Determination of flame characteristics in a low swirl burner at gas turbine conditions through reaction zone imaging

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Periagaram, Karthik Balasubramanian
Seitzman, Jerry M.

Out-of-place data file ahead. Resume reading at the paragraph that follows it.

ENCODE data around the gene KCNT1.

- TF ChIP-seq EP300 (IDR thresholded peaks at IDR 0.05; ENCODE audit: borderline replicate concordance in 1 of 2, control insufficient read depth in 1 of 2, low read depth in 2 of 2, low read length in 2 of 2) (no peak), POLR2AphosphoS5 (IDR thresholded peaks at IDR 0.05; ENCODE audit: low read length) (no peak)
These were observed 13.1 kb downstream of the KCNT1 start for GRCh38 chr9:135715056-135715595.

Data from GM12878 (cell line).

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This thesis explores the effects of operating parameters on the location and shape of lifted flames in a Low Swirl Burner (LSB). In addition, it details the development and analysis of a CH PLIF imaging system for visualizing flames in lean combustion systems. The LSB is studied at atmospheric pressure using LDV and CH PLIF. CH* chemiluminescence is used for high pressure flame imaging. A four-level model of the fluorescing CH system is developed to predict the signal intensity in hydrocarbon flames. Results from imaging an atmospheric pressure laminar flame are used to validate the behavior of the signal intensity as predicted by the model. The results show that the fluorescence signal is greatly reduced at high pressure due to the decreased number of CH molecules and the increased collisional quenching rate. This restricts the use of this technique to increasingly narrow equivalence ratio ranges at high pressures. The limitation is somewhat alleviated by increasing the preheat temperature of the reactant mixture. The signal levels from high hydrogen-content syngas mixtures doped with methane are found to be high enough to make CH PLIF a feasible diagnostic to study such flames. Finally, the model predicts that signal levels are unlikely to be significantly affected by the presence of strain in the flow field, as long as the flames are not close to extinction. The results from the LSB flame investigation reveal that combustor provides reasonably robust flame stabilization at low and moderate values of combustor pressure and reference velocities. However, at very high velocities and pressures, the balance between the reactant velocity and the turbulent flame speed shifts in favor of the former resulting in the flame moving downstream. The extent of this movement is small, but indicates a tendency towards blow off at higher pressures and velocities that may be encountered in real world gas turbine applications. There is an increased tendency of relatively fuel-rich flames to behave like attached flames at high pressure. These results raise interesting questions about turbulent combustion at high pressure as well as provide usable data to gas turbine combustor designers by highlighting potential problems.
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